There are certain artists whom Mège has been asking for years for her print, like Patrick Faigenbaum, a portraitist who works like a studio painter. Faigenbaum photographed Mège in 2004, but has never given her the image. She first got to see it when he exhibited it in a show in 2005 at the Galerie de France. His refusal is purposeful. “I did not want my image to become part of her collection at the time, and this was important to me,” he told me. “I did not want it to be there with all the others, because there are artists in there whom she chose to work with whom I do not appreciate at all. Some, but not all. It’s her collection, not mine.” But, he said, “I wanted to make the image with her.” In a café near his studio, he reached under the table and pulled out a book of his work, opening it to a page bearing a realist portrait, perfectly composed and executed, of Mège clothed and seated. “She isn’t posing. It’s not to please or to seduce.” “What’s important to me is to make a photo with him,” she had written in her diary on April 29, 2001, after meeting him to discuss working together.
Faigenbaum’s refusal is canny, in a sense. Often, when I asked certain other artists to explain to me how the image they made with Mège sat within their work, they would go quiet, before admitting that the image had no place in their oeuvre. Henri Foucault—whose characteristic black-and-white photograms of body parts have little in common with the harsh, clinical-looking image he made of Mège’s pregnant body—told me that “she was very insistent. Very, very insistent, very regularly. I had never accepted another model in the way that I did her.” He went on, “The image is not integrated in my usual work. It’s apart. And I always, always pay the models. . . . Really, it would have been much easier for me just to make an image with a model that I’d paid.”
In 1996, the filmmaker Jérôme de Missolz, who died earlier this year, made a short art film about Mège’s work. “I (comme Isabelle)” is a twelve-and-a-half-minute arrangement in which a selection of her images, each illuminated by a spotlight, appear to the viewer in the order in which they were taken. The film, Mège’s husband told me, as we sat in his study in Arc-sur-Tille on a Saturday afternoon, helped him to understand what his wife did as a discipline. For years after they had met, he said, “I was not at all comfortable with it. I just didn’t understand why someone would willingly place themselves in front of the camera. Why isn’t she just a photographer?” He had thought it was a hobby, he said, and he had reservations about immodesty.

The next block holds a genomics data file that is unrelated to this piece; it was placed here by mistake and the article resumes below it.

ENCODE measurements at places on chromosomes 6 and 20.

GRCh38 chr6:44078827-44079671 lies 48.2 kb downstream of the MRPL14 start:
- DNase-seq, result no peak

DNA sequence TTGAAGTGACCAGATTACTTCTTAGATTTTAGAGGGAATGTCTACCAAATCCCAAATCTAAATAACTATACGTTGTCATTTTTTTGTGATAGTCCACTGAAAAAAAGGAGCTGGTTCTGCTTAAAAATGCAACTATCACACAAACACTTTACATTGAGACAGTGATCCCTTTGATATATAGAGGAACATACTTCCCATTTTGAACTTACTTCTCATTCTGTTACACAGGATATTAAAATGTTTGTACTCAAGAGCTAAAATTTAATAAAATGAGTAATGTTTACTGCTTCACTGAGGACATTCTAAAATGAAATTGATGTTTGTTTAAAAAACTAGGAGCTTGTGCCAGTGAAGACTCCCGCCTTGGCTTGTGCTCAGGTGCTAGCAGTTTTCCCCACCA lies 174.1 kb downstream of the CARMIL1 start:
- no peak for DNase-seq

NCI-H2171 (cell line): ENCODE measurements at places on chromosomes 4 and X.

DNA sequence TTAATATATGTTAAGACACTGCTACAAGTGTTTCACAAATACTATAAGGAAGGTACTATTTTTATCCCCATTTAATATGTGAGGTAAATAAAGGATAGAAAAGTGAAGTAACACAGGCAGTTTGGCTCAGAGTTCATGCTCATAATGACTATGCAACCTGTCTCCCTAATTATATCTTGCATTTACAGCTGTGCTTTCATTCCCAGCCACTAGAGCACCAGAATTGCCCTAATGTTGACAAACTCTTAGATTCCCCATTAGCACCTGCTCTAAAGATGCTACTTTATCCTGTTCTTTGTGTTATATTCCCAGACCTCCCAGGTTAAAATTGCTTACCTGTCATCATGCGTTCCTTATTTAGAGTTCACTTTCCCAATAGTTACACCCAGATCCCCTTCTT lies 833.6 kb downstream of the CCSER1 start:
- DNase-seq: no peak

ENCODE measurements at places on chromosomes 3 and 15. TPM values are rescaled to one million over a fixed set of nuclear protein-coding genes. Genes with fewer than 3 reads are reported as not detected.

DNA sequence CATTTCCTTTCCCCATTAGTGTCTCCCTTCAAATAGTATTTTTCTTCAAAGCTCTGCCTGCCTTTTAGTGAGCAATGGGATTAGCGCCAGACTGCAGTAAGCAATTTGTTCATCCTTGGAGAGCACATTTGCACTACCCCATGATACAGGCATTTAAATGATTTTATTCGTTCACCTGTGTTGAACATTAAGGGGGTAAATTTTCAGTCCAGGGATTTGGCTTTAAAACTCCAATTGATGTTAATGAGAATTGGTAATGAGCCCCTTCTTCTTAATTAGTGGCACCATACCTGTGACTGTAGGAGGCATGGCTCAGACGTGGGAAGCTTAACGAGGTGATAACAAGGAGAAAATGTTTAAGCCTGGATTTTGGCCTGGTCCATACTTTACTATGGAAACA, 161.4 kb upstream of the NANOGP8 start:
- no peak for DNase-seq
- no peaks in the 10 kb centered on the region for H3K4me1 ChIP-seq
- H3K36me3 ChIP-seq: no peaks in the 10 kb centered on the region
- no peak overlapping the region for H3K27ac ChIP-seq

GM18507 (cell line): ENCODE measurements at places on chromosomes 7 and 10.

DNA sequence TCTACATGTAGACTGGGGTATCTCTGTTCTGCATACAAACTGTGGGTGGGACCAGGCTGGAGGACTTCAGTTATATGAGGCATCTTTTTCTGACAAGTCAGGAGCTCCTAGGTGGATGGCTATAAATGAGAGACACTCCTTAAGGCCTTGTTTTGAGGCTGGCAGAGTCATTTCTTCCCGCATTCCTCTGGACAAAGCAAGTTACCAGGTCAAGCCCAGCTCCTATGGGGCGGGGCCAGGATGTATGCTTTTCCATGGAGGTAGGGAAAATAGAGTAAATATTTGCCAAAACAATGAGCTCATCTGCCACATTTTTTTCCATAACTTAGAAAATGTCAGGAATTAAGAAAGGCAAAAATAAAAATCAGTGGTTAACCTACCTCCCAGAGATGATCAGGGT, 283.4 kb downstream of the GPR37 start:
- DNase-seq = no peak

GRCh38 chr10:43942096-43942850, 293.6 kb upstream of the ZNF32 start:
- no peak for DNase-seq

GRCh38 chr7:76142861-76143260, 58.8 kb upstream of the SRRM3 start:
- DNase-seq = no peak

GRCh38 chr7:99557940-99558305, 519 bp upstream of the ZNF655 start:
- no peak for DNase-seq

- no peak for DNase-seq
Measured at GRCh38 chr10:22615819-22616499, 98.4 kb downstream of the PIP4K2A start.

Bozorg Grayeli still shies away from particular images. He brought up a 1990 photograph by Seymour Jacobs in which, leaning into blackness, Mège’s white body is reclined, her legs raised, the upper part of the back of her thigh and a creep of black pubic hair the closest thing to the lens. The other focal point of the image, the triangle of her dark mouth and eyes, is set in the resigned, not-quite-bored expression of a young Balthus model. “I see the force of the image, the sensuality in it,” he said. “I understand that it’s deliberate. But I’m not at ease with it.”
Bozorg Grayeli was born Ali, in Iran, but changed his name to Alexis when he received French nationality in 1995, at Isabelle’s suggestion, to make life in France easier. As a medical student and intern, Bozorg Grayeli didn’t always earn money; Mège sometimes supported them both on her secretary’s salary. She convinced him not to leave research for an easier but less stimulating position in private practice when he suffered from the competitive pressure in his field. “I owe Isabelle more than half of my career,” he told me. “She is extremely disciplined. Very honestly, I have students at doctoral and post-doctoral level who lack Isabelle’s mental determination and discipline, who don’t put the energy into their work that she does.” He was uncertain whether he had enough time and energy for children, so she made the decision for him, when she was thirty-nine years old. (“Albane was a surprise for her father,” she said.) In the same way that many of Mège’s artists were initially unaware of the scale and nature of the project in which they were participating, Bozorg Grayeli only realized in retrospect that she had been the silent architect of his adult life. From somewhere outside his ordered study, I got the impression that her understanding may have predated his.
From a 2000 series titled "Isabelle," by Leo Divendal.
PHOTOGRAPH BY LEO DIVENDAL
In 2008, in the final pages of her diary, Mège tried to answer, perhaps for the benefit of any future readers, why she chose to pursue photography in the way that she did, writing about “strong emotion in front of the camera” and photography’s power to “freeze time.” The question of why she wanted to become an image-maker in the first place had seemed too large and too obvious for me to ask during the first days that I spent with her in her home. Not wanting to put too much weight on the question, I waited until she was distracted, and then asked casually if she considered herself an artist, but she admitted only to creative impulses. “No,” she said. “I just wanted to make photos. It was audacious—really, I was just a person who responded to a feeling I had. Others were willing to follow it, too.”
It was the middle of the day, and her family was home, gathering for lunch. She moved around the kitchen that overlooks the ordered garden and pool house, washing salad, setting cutlery on the table. Standing with her in her kitchen as she moved back and forth, the brief lines of her legs, her narrow hips, straight back and small jaw were, for the first time, not abstracted for me into an image. I looked at her strong, bone-filled hands as she dressed salads and pulled a bread knife back and forth, and for a while I enjoyed watching the strange coherence of a human body in motion.